As many organisations cravenly follow the tides of donor preferences, if we are to sustain the case for adaptive management (of whatever form), this exodus may be a bigger challenge than many appreciate.
I take the peak of inflated expectations to be 2016, if you consider the volume of publications in ODI’s database:
Marshalling the evidence
A graph like the one above might seem dispiriting, and, as Kathy Bain emphasised to me, the battle has not yet been won. We may “still be on the back foot,” given challenges in the wider political context (at least in the UK). Yet, there is at least some evidence for hope in the slow accumulation of the evidence base, which demonstrates that adaptive programming can be effective, and there is plenty of real-world usage.
We know that evidence alone can’t make a big difference to policy-making processes, but it can help to convince some people who believe in the value of evidence in the first place (assuming that they consider that evidence to be good quality and credible). Hernandez et al. (2019) argue in favour of four steps for strengthening evidence-informed adaptive management:
1) Establish the need for evidence in adaptive management (why, what and how);
2) Consider the appropriate types and levels of evidence;
3) Assess the robustness of that evidence, including whether and how it can be used for decision-making;
4) Ensure the basis of adaptive management decision-making is sound, transparent, and documented.
I generally agree with this, but we must be careful not to fall into the trap (which Gray and Carl’s report did) that because we can’t do a Randomised Control Trial — RCT, we can’t really know much about what works, how, and why. Not only is it basically impossible to conduct an RCT (or other experimental methods) on adaptive programming, it’s totally inappropriate to do so even if it were feasible, as I’ve discussed previously.
We further need to dispel the “best practice” myth that the same thing will work everywhere. Adaptive management isn’t supposed to solve all the world’s problems in the same way everywhere (quite the contrary, we’re talking about “best fit” programming).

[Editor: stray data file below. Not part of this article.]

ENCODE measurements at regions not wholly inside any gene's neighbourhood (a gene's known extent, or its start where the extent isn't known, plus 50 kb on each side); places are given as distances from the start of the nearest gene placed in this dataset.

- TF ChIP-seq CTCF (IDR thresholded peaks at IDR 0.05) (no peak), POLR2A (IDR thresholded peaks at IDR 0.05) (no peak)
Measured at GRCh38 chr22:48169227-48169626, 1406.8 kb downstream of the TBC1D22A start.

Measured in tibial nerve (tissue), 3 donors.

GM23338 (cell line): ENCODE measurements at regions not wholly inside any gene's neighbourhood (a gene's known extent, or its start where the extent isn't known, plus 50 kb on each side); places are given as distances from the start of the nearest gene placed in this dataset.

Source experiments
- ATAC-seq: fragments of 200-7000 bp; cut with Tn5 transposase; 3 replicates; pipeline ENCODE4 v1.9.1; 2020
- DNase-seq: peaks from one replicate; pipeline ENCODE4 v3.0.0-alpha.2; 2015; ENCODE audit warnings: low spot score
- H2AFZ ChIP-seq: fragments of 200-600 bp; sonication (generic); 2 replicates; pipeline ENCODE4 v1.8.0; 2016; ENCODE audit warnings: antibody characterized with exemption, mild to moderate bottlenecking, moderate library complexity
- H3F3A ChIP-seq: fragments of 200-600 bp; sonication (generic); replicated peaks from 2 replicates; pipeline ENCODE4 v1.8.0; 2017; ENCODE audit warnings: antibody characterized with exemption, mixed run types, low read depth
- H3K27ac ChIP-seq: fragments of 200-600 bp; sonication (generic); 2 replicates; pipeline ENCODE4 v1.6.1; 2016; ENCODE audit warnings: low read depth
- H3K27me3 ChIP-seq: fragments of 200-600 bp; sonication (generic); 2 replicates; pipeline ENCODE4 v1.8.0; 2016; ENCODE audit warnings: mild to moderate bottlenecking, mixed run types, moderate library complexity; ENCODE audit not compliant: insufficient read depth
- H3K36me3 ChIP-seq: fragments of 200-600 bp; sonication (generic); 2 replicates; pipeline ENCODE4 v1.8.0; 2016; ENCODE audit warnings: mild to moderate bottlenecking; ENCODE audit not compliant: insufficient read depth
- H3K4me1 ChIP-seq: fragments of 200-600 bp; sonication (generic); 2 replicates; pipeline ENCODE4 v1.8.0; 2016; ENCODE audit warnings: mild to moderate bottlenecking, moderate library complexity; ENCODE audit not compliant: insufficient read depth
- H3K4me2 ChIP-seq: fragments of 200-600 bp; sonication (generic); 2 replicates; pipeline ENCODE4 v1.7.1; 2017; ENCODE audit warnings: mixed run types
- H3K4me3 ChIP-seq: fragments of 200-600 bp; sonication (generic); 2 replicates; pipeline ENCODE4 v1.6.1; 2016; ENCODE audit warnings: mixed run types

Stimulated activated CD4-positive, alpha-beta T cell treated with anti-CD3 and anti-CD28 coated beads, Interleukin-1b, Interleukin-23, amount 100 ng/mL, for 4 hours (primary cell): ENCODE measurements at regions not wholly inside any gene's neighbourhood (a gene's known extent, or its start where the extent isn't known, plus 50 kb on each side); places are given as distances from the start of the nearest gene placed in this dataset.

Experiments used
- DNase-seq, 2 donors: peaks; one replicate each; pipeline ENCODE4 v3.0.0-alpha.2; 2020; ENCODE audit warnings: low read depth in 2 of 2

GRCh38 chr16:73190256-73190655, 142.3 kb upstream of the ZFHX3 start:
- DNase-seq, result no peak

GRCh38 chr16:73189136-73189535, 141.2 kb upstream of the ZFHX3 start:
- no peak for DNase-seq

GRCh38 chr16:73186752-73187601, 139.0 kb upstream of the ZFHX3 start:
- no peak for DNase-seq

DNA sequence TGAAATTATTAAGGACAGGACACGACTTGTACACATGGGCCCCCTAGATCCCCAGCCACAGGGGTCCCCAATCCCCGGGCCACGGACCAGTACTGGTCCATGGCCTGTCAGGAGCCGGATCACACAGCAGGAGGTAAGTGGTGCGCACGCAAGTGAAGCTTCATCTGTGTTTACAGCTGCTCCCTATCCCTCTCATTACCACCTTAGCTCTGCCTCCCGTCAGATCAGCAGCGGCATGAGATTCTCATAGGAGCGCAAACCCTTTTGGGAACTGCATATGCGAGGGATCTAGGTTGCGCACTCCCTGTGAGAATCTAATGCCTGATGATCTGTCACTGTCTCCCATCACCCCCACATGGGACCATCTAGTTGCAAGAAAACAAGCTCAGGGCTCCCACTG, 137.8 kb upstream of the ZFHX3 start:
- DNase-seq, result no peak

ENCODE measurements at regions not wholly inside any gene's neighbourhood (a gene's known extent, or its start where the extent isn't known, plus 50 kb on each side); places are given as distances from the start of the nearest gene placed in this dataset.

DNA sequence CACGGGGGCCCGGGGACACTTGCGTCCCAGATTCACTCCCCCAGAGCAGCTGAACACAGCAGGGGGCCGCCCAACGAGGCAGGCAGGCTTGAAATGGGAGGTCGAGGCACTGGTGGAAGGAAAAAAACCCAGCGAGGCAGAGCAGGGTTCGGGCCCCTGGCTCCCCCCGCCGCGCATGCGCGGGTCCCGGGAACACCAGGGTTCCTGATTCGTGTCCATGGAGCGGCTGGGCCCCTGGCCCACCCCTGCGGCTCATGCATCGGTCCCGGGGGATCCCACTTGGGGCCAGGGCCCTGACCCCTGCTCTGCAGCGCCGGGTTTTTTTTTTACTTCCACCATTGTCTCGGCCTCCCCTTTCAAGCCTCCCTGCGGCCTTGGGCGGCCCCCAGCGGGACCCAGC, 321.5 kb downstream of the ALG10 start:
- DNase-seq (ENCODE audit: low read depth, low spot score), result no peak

In Christian Aid Ireland’s report, we found the following plea from a donor: “we need to hear the evidence to justify those investments.” So, what would you use to convince them that adaptive programming is worth the investment?
The United States Agency for International Development’s (USAID) Learning Lab is one step ahead of me. If you check their Collaborating, Learning, and Adapting (CLA) Toolkit landing page you’ll see the following on Making the Case for CLA (one key type of adaptive programming):
‘A growing body of evidence indicates that collaborating, learning, and adapting contribute to improved organisational and development outcomes:
Strategic collaboration improves organisational performance.
Monitoring and evaluation (M&E) is positively and significantly associated with achieving development outcomes.
Organisations that apply more adaptive leadership and data-driven practices perform better when compared with organisations that focus less on those practices.’
See their literature review and CLA case competition analysis for more information. There’s even a case competition map which shows that CLA is global, and there’s a whole set of guidance and tools on adaptive management, including on context-driven adaptation.
It certainly helps when donors’ own publications say this kind of thing, because champions can point to their own evidence to make the case to their peers. The same applies for implementing organisations.
Tomorrow: Tom Aston continues his tour of adaptive management, with a great annotated bibliography, some thoughts on what constitutes evidence, and ideas for gaps that still need filling